OUTFIELDER1 – Bryce Harper ($8,018)
Gee is going to throw a no-hitter today. Our third and final National (although I chose him before either of the other two), Harper is one of our lineup studs. He’s embarrassed righties to the tune of a .905 OPS in his career over 734 PA (including a 947 last year), and while this isn’t something I’d ever bank on as predictive, he has shown a flare for the dramatic on Opening Day, as he dropped a pair of homers on the Marlins in his debut opener last year. How about another pair for us today, Bryce?
OUTFIELDER2 – Justin Upton ($7,354)
Upton got off to a brilliant fast start last year with a massive April. In fact, April has been his best month throughout his career with a composite .865 OPS in the month. There isn’t a ton of predictive value in the month-to-month splits, though. Alas, I simply like Upton at this price against a potentially wobbly Yovani Gallardo. He’s coming off of the worst year of his career, and he can be a bit homer-prone when he’s off.
OUTFIELDER3 – A.J. Pollock ($5,603)
You have to mine for some gems in any daily lineup or you’ll be out of money before you reach shortstop if you just load up on stars. Pollock does his best work against lefties including an .811 OPS last year in 187 PA four of his eight homers. Like Ramos, we happened to find the guy that Pollock has the most career work against in today’s matchup and despite Pollock’s success against Madison Bumgarner (.927 OPS in 19 PA with a homer and three doubles), I’d again encourage you to not make that your primary reason for going with him. He’s a cheap option with power and speed who rakes against lefties; that is what makes him a viable pickup today.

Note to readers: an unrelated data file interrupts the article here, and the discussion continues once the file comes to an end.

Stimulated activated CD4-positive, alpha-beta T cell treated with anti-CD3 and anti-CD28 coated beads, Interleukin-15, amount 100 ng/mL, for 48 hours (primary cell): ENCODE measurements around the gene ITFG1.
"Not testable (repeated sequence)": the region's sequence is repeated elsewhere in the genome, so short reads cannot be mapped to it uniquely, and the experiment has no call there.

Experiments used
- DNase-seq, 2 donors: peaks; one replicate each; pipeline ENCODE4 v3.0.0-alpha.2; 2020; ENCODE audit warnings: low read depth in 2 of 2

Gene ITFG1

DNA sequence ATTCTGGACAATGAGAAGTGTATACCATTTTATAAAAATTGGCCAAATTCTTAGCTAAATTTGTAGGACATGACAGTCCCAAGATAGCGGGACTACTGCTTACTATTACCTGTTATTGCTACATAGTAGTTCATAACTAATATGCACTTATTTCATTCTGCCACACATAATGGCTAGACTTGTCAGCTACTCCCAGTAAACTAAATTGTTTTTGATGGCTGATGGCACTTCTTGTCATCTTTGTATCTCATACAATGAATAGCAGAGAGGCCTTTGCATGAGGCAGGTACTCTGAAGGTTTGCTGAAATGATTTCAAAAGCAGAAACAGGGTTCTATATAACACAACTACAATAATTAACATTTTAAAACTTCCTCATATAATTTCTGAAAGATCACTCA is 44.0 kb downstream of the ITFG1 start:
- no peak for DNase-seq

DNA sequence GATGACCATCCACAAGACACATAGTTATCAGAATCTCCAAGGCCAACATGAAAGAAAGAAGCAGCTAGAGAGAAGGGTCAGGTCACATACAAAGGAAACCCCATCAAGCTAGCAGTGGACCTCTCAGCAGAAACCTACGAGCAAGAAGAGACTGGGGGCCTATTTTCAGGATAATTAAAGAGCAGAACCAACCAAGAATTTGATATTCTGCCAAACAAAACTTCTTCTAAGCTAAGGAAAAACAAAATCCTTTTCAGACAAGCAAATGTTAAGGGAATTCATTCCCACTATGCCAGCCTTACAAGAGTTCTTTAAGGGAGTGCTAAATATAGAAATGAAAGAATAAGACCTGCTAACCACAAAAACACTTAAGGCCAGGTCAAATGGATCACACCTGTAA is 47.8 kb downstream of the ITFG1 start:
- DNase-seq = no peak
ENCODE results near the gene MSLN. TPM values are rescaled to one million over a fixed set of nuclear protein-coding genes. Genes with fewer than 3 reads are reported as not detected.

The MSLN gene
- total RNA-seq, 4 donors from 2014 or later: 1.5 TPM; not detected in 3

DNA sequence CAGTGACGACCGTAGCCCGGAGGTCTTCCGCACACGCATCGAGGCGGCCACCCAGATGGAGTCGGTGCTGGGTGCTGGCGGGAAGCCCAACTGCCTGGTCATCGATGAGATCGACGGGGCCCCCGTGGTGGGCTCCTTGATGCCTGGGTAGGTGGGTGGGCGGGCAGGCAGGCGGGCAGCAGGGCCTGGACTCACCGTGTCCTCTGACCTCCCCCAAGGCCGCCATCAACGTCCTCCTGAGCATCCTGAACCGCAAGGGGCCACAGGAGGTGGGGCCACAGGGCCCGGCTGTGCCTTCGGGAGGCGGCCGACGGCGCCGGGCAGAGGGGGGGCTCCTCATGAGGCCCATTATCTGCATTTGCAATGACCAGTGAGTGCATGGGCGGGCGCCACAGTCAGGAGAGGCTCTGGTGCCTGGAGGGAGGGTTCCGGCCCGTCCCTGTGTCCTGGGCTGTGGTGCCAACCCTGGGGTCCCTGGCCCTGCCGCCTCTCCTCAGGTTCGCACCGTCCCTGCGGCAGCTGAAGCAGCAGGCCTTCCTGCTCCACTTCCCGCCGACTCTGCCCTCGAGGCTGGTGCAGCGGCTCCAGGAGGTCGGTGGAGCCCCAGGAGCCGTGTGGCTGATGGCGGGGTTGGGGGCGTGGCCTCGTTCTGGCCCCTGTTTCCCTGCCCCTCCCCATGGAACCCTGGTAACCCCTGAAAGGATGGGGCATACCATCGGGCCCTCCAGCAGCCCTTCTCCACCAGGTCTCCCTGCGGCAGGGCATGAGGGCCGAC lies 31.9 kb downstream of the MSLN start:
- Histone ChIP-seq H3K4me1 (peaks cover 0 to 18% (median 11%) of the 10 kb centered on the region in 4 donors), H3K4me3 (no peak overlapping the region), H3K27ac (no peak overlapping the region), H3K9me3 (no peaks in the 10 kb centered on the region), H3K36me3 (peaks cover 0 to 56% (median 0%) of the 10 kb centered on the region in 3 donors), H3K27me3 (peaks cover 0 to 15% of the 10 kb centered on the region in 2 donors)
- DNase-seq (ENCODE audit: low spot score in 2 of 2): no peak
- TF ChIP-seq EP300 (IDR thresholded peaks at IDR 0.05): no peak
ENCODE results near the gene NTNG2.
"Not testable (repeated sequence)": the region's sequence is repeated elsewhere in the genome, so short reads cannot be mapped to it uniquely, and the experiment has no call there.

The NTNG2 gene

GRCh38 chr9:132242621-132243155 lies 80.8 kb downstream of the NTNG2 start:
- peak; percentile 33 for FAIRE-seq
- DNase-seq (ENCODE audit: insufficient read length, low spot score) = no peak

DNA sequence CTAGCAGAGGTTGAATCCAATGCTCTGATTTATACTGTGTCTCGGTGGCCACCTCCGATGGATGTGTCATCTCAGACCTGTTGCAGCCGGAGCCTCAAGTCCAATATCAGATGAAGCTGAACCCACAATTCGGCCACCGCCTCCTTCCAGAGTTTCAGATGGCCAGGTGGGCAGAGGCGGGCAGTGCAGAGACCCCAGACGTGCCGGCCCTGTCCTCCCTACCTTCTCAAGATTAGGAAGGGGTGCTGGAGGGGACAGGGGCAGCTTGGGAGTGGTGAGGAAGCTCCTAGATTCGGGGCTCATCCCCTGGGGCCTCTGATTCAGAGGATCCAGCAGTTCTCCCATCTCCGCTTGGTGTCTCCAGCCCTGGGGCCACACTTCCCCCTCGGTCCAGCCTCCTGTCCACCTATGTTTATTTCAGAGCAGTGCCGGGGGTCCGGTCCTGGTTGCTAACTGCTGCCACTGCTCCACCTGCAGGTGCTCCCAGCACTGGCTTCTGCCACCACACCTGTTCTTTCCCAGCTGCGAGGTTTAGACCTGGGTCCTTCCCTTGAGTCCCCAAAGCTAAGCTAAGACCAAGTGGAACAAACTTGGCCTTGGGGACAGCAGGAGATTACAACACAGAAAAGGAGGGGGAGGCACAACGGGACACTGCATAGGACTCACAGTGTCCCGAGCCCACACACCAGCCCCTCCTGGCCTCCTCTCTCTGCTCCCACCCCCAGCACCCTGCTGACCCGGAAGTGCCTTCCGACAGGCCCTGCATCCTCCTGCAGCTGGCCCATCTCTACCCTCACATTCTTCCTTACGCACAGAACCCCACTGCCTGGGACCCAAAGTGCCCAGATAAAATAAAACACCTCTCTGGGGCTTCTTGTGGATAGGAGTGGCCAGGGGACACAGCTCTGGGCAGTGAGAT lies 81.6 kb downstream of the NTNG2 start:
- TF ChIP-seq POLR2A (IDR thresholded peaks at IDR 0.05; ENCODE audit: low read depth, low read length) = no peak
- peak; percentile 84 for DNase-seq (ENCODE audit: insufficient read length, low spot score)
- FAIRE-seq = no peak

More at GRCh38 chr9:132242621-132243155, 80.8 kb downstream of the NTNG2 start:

UTILITY – Miguel Cabrera ($9,727)
Well, that’s a helluva utility player. I originally went for three starting pitchers, which left me hamstrung financially when it came to fielding a worthwhile lineup, so when I switched to a reliever, it freed up a ton of cash. So why not spend it on the best hitter in baseball? Do I really need to offer a bunch of supporting numbers to make you feel comfortable here? I didn’t think so. It doesn’t hurt that he owns James Shields (.425 AVG, 1.202 OPS) in their 44 battles.
STARTING PITCHER1 – Justin Verlander ($20,080)
If you’ve been reading me for any significant amount of time, you know I advise against relying on spring training numbers for much of anything. However, when someone is dealing with any sort of injury, I like to see that they are going out and filling their innings allotment and getting their pitches over with quality velocity. Verlander had a core surgery that was originally going to put Opening Day in doubt for him, but instead he went out and threw 20 scoreless innings in the Grapefruit League and looked like Vintage Verlander. I think he’s ready.
STARTING PITCHER2 – Julio Teheran ($15,022)
My NL Cy Young pick was coming at too good of a price to pass up on Opening Day. He was the fifth-cheapest arm and while the Brewers are no slouches offensively, I still saw this as a great buying opportunity. Strikeout pitchers are also particularly useful in daily formats because they can give themselves a high floor for those days when things don’t exactly turn out perfectly by fanning five or six guys.
PITCHER – Koji Uehara ($2,078)
Closers are tough to take because you really have no idea if they are going to pitch. Once we get going in the season, we can look at usage patterns and maybe get a decent idea of their likelihood of pitching even if a save situation doesn’t come through, but it’s something of a dice roll on Opening Day. Alas, it’s a cheap dice roll, and you better believe that the Sox will turn to their playoff star if the game is close late.
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Paul Sporer is an author of Baseball Prospectus.